“There were doorways between this world and the next.”
In 2012, one of my books-of-the-year was J. Robert Lennon’s remarkable novel, Familiar–the story of an ordinary woman who finds herself in a parallel universe in which her troubled son didn’t die. Should she be happy about this instant, inexplicable transplant? Well yes, but just because one bad thing didn’t happen doesn’t mean that her ‘new’ life is altogether better….Anyway Familiar is a novel that deserves a lot of readers and a lot more attention than it received. And now on to another novel that also deals with the very difficult idea of alternate lives–an intriguing novel that has received an avalanche of positive criticism: Kate Atkinson’s rich, imaginative Life After Life.
I’d read a few of Kate Atkinson’s earlier novels, and from the plot description, I was intrigued but also just a little skeptical. This is the story of Ursula Todd who initially is born and dies on a bitterly cold, snow-filled night in the year 1910. Birth and death. It’s a short chapter. But then subsequent chapters offer alternate scenarios with Ursula surviving by some miracle of timing. Given the date of her birth, of course she lives through WWI and WWII–although once again different scenarios in chapters covering specific dated blocks of time follow Ursula’s life as she reaches certain crossroads, makes certain choices, sometimes dying by some fluke accident or swept up as a statistic of history.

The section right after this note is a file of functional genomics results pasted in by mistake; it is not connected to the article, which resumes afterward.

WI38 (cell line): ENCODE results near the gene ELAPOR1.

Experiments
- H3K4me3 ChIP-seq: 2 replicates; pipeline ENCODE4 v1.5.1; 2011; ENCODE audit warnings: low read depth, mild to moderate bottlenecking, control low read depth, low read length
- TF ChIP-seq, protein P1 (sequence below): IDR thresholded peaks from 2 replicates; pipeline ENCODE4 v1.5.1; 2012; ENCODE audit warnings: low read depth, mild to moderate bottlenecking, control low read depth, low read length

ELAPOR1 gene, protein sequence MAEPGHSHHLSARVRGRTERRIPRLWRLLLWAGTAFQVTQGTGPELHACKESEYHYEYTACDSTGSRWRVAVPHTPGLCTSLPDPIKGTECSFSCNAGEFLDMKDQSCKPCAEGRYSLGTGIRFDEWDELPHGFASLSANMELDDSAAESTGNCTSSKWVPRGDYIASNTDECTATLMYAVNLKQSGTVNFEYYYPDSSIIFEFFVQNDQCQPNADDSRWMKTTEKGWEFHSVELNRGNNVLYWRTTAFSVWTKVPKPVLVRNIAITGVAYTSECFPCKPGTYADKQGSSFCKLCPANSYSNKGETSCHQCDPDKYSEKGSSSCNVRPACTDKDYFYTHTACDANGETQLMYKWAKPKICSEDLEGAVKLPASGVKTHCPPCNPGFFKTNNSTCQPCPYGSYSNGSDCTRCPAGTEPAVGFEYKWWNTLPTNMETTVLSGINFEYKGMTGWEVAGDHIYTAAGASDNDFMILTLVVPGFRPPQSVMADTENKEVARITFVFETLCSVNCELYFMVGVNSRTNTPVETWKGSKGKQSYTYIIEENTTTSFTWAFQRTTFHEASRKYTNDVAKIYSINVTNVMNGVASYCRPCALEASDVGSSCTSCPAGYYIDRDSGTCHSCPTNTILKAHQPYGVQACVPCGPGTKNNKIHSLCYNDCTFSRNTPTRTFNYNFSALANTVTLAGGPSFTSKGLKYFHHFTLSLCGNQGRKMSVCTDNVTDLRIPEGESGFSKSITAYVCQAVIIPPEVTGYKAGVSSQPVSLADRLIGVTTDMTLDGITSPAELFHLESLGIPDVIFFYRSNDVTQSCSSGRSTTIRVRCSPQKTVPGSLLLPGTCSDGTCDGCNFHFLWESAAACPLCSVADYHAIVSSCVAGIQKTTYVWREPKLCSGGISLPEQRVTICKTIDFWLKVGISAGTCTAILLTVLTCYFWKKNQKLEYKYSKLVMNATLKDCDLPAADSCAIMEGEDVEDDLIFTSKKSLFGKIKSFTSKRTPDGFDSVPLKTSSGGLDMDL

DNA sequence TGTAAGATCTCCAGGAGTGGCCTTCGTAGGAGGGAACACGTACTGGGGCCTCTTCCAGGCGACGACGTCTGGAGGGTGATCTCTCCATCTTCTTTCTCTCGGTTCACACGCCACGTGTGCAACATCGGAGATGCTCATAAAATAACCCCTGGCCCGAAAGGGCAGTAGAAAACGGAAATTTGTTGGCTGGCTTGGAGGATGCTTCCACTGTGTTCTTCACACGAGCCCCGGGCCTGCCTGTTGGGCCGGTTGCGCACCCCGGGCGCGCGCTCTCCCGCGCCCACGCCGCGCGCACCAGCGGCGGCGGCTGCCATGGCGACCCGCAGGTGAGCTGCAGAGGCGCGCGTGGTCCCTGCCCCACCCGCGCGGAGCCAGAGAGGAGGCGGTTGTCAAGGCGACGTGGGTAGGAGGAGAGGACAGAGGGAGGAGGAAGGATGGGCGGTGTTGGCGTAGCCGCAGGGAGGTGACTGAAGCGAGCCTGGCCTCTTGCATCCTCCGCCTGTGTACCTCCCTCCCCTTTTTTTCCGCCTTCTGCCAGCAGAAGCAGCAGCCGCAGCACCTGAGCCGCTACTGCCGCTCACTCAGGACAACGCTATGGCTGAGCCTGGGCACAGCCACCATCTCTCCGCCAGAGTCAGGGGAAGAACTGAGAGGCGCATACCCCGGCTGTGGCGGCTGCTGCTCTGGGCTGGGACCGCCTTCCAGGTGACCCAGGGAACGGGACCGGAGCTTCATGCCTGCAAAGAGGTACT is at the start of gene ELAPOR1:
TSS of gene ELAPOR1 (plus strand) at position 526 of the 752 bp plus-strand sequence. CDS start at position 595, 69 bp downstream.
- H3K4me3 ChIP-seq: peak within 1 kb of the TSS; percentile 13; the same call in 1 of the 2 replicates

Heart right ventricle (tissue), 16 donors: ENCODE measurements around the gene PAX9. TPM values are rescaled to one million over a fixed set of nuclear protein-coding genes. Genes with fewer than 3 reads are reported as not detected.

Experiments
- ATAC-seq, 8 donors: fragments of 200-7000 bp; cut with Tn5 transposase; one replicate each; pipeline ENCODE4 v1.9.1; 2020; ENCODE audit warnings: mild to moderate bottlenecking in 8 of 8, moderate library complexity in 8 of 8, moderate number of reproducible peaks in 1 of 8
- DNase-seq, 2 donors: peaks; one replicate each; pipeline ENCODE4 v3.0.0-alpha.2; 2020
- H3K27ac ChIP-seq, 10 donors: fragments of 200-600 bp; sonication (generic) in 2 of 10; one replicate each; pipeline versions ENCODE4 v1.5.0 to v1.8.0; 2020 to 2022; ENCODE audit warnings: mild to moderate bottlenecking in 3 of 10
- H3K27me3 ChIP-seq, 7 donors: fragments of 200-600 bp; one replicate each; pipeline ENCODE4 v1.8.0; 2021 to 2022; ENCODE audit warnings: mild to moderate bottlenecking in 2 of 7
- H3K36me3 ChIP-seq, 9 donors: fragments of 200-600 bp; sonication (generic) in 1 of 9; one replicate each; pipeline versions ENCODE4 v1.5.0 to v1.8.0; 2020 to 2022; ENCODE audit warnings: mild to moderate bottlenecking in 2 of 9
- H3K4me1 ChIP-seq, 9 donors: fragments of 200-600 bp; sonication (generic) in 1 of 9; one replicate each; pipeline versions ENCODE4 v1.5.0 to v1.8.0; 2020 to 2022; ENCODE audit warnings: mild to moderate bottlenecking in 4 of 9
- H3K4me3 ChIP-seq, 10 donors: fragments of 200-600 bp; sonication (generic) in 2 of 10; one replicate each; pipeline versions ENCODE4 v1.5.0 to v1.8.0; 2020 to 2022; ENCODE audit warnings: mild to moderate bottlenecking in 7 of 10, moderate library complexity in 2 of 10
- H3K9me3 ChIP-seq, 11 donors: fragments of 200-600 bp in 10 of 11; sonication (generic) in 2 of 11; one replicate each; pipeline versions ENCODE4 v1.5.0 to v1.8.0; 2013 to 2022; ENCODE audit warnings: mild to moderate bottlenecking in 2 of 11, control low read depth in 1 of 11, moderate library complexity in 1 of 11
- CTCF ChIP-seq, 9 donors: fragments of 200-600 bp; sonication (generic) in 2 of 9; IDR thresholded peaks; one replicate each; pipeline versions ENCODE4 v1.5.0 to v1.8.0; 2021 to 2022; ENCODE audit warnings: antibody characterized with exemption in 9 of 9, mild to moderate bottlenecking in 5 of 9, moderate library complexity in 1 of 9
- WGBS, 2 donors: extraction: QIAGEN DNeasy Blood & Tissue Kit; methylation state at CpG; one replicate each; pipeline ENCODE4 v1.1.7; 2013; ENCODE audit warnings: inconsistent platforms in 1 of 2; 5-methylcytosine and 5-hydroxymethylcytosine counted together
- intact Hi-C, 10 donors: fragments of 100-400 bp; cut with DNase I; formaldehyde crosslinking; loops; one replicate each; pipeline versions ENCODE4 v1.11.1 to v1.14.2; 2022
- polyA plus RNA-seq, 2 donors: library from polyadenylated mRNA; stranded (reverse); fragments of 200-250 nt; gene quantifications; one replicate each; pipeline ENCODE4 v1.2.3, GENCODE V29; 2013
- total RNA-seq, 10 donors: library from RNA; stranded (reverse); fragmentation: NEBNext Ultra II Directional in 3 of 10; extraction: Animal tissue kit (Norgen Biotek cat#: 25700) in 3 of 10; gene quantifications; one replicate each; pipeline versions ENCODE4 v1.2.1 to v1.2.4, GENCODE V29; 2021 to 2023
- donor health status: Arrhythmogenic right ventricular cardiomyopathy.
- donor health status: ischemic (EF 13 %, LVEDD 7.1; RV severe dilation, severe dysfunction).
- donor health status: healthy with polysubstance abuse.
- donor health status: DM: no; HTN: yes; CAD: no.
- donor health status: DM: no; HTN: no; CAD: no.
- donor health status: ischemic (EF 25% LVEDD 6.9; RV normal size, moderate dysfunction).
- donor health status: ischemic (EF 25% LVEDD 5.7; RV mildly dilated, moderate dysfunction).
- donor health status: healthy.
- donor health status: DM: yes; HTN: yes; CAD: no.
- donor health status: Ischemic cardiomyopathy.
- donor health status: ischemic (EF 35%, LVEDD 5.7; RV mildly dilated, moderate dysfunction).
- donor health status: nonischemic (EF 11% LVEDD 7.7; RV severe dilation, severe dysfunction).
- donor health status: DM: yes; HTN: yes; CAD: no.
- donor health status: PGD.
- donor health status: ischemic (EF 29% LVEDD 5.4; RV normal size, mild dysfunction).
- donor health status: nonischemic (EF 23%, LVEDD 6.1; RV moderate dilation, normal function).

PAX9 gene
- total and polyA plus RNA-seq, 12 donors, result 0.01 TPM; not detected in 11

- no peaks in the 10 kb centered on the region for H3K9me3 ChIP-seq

Ursula grows up to be a very unusual child and an equally unusual young woman. Ursula is taken to see Dr. Kellet, a psychiatrist at one point after a particular strange incident, and he suggests to Ursula that “perhaps the part of your brain responsible for memory has a little flaw, a neurological problem that leads you to think you are repeating experiences.” Ursula, much later in the novel, in another version of her life tells Dr Kellet that “time isn’t circular… it’s like a palimpsest.”
Life After Life, to be honest, isn’t the easiest book to review. Normally one can tread through a certain amount of plot, but in this case, too much plot detail will reveal too much. There were several occasions, I felt tempted to trace out a timeline of Ursula’s various lives, choices and deaths, but I was wrapped up in the story, I didn’t want to analyze it too much, and there is a sort of magic to this sort of highly imaginative narration. Is this science fiction? Is this a story of parallel universes? Or is this one giant ‘what-if’? Laced with intriguing ideas including déjà-vu, destiny & fate, reincarnation, and Nietzsche’s amor fati, this is a novel that embraces all possibilities. I don’t think there’s any point in trying to nail down exactly what happens with time and fate in the novel. As a reader, you either accept it or not. Sort of reminds me of Terminator– logic doesn’t apply; it’s the story that counts. Author Kate Atkinson grants Ursula just an inkling that she’s somehow ‘different,’ and those parallel lives, created by alternate choices, are sensed, rather than known, as they whisper, close in the shadows “through a glass darkly”: